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Open Source Games

Latest Humble Bundle Comes With Uplink Source Code 96

Posted by Soulskill
from the linux-still-in-the-lead dept.
SharkLaser writes "The latest Humble Bundle comes with four great indie games from Introversion. Included in the pack are Uplink, Darwinia, DEFCON and Multiwinia. Bonus games include Aquaria, Crayon Physics Deluxe and the recently added Dungeons of Dredmor. Introversion also showcases some of their prototypes, like Subversion City Generator which demonstrates procedural generation of complex city environments, and Voxel Tech Demo for showing destroyable environments using voxel technology. Hackers and open source programmers around the world should also celebrate — Introversion will release source code for their games Darwinia, Multiwinia, DEFCON, and most importantly, Uplink, the legendary hacking simulation that is one of a kind."
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Latest Humble Bundle Comes With Uplink Source Code

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  • Woo! Uplink! (Score:4, Insightful)

    by Bovius (1243040) on Wednesday November 30, 2011 @02:38AM (#38211384)

    I know that admitting this means I have to turn in my Obscure Indie Game Enthusiast card, but I didn't know about Uplink until yesterday when I bought the newest Humble Bundle. Played it some today. Still amazed that they made the idea work at all, and that it's actually quite a bit of fun.

    We all owe a huge debt of gratitude to Introversion for their pioneering work in indie games. I know that their games have a particular flair that doesn't appeal to everyone, but *that's the whole point* of indie games; with enough independent developers, you eventually get something quirky and awesome that fits your particular tastes.

  • Re:The License (Score:3, Insightful)

    by bonch (38532) on Wednesday November 30, 2011 @04:16AM (#38211782)

    There's a big difference between "source code available" and FOSS.

    Good thing nobody is claiming this is "FOSS."

  • Re:Woo! Uplink! (Score:5, Insightful)

    by Anonymous Coward on Wednesday November 30, 2011 @04:31AM (#38211846)

    Still amazed that they made the idea work at all, and that it's actually quite a bit of fun.

    This.

    Business models based on data theft and/or vandalism for hire, chained anonymizing proxies with various levels of logging capabilities (or compromise :), SWATting opponents by (by faking records to send law enforcement after them), anonymizing bank transfers through the use of expendable proxy accounts, and you did all your hacking by renting a hardware platform of RAM/CPU/disk that existed (and was configured) through the cloud. And shadowy organizations whose agendas only become apparent when it's probably too late to change the color of your hat.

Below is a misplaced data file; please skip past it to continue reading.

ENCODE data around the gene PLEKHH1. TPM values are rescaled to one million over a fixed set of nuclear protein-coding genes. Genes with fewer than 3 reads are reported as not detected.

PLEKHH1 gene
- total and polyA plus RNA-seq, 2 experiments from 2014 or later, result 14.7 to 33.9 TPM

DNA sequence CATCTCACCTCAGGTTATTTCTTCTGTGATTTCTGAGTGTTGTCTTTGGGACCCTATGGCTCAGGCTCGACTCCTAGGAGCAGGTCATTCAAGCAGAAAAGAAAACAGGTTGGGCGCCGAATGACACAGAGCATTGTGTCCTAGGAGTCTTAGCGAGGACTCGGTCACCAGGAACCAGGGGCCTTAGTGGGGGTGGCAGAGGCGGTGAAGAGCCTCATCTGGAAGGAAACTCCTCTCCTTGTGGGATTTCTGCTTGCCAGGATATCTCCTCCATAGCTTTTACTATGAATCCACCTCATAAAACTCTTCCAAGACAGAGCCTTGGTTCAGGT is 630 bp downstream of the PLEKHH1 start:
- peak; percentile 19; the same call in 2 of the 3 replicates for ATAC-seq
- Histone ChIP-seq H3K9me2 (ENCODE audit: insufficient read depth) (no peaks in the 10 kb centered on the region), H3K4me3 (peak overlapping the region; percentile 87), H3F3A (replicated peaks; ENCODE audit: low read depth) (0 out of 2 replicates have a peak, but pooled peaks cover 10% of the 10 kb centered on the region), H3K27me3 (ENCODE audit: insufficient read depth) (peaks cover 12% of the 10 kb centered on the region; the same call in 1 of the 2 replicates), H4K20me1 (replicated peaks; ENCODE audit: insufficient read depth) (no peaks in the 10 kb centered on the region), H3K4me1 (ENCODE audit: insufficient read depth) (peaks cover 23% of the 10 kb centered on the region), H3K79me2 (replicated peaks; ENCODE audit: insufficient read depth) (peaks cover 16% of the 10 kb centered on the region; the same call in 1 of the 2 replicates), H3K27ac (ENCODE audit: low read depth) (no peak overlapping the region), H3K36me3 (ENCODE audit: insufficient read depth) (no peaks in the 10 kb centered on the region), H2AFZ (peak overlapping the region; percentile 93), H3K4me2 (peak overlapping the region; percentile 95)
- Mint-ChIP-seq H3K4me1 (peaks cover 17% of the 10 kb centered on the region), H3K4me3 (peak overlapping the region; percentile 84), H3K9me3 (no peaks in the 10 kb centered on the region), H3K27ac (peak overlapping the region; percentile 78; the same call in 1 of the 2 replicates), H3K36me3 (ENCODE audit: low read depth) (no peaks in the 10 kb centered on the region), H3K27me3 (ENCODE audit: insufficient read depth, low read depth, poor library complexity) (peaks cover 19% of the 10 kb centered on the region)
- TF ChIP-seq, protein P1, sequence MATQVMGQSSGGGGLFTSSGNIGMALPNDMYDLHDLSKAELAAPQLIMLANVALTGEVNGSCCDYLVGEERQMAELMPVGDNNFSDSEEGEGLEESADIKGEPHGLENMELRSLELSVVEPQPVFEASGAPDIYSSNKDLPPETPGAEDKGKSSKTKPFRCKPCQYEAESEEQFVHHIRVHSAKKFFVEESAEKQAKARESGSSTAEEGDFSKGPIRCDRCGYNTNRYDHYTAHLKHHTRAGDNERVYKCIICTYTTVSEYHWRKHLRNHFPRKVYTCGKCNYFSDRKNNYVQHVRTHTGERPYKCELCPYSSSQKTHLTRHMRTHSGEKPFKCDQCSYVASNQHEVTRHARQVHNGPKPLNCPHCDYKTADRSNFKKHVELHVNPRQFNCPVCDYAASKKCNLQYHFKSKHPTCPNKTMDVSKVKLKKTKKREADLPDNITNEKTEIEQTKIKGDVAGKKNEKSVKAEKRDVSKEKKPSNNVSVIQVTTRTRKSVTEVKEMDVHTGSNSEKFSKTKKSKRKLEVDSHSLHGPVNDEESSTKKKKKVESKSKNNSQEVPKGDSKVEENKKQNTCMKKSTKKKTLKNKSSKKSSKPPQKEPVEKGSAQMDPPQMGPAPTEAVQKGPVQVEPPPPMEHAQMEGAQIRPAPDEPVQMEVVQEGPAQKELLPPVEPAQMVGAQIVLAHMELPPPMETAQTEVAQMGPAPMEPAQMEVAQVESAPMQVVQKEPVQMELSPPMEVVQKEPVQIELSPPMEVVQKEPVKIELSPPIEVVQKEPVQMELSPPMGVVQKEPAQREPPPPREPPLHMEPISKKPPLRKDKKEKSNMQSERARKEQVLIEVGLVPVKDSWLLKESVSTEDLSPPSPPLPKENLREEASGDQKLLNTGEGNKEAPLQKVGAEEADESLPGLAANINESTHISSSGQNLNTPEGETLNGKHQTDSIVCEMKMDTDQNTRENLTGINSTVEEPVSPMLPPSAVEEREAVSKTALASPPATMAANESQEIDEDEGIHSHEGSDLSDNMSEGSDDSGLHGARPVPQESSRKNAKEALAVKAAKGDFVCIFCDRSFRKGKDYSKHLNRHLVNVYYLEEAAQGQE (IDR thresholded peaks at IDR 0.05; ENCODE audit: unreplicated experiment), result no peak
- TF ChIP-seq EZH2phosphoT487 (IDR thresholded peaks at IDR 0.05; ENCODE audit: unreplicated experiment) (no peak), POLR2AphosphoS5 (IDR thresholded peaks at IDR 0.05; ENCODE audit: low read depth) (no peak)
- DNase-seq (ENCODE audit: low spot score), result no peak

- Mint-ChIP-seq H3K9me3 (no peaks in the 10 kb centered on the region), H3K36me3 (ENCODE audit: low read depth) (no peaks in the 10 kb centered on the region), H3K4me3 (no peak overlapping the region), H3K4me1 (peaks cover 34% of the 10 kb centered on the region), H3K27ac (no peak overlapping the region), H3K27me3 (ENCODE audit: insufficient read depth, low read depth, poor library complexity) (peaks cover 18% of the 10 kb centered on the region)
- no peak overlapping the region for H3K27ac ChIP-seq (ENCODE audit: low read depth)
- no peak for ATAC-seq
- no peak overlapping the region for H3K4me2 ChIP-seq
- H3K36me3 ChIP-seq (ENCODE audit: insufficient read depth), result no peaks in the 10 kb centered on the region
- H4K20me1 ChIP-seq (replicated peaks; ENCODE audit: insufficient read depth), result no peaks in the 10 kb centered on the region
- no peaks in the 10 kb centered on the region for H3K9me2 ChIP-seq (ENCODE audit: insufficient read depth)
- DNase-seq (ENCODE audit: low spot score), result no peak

The game - written in 2001 - was set in 2010, which turned out to be just one year away from commercial botnets, Anonymous, Wikileaks, the Lulzsec-vs-Sony-howling-thru-the-wires world tour, and the rise of EC3 and other cloud virtualization/hosting services.

    And the soundtrack, which someone else mentioned. They completely nailed the look-and-feel of all those goofy hacker movies of the 90s, while being not only fun, but downright prescient.

  • Re:The License (Score:4, Insightful)

    by CmdrPony (2505686) on Wednesday November 30, 2011 @04:42AM (#38211888)
    Well, I like that I can modify the game the way I like, including all gameplay elements. And just look at the code to see how it's done. Most companies don't offer this. No one here is claiming it's FOSS. They've given source to it, which most companies don't do. The Introversion guys are also quite nice, so if you have some plans (ie., release your own version and such), just contact them and work it out. They just don't want to get screwed over.
  • Re:The License (Score:5, Insightful)

    by CmdrPony (2505686) on Wednesday November 30, 2011 @05:15AM (#38212004)
    There is SVN and developer wiki and forum access to everyone who has bought humble bundle (and for previous developers). It's yours for whatever amount you choose to pay.

    No other company goes that far. Almost no one releases sources for their games. And honestly, after reading this crying, I can't really blame them. No matter how much they try to please geeks, they always rant about how it's not exactly something they want, how they don't want to pay for it (even if that's $1) and how it's not on their favorite repo. They even have Linux versions of their games, which is a common rant topic here on slashdot. But now that it doesn't fit, you still have to rant about something just for the hell of it.

    Even sometimes, be thankful for something good.
  • by migla (1099771) on Wednesday November 30, 2011 @05:49AM (#38212132)

    Note to self: Do not forget to close tags or click the fucking preview button.

  • Re:The License (Score:5, Insightful)

    by shish (588640) on Wednesday November 30, 2011 @06:20AM (#38212218) Homepage

    Even sometimes, be thankful for something good

    It's possible to be thankful *and* point out possible improvements

  • Re:The License (Score:4, Insightful)

    by Ginger Unicorn (952287) on Wednesday November 30, 2011 @07:40AM (#38212566)
    A handful of people noisily whinging on internet forums are not usually representative of the general population. People don't usually feel the urge to rant about how content or satisfied they are.

"The vast majority of successful major crimes against property are perpetrated by individuals abusing positions of trust." -- Lawrence Dalzell

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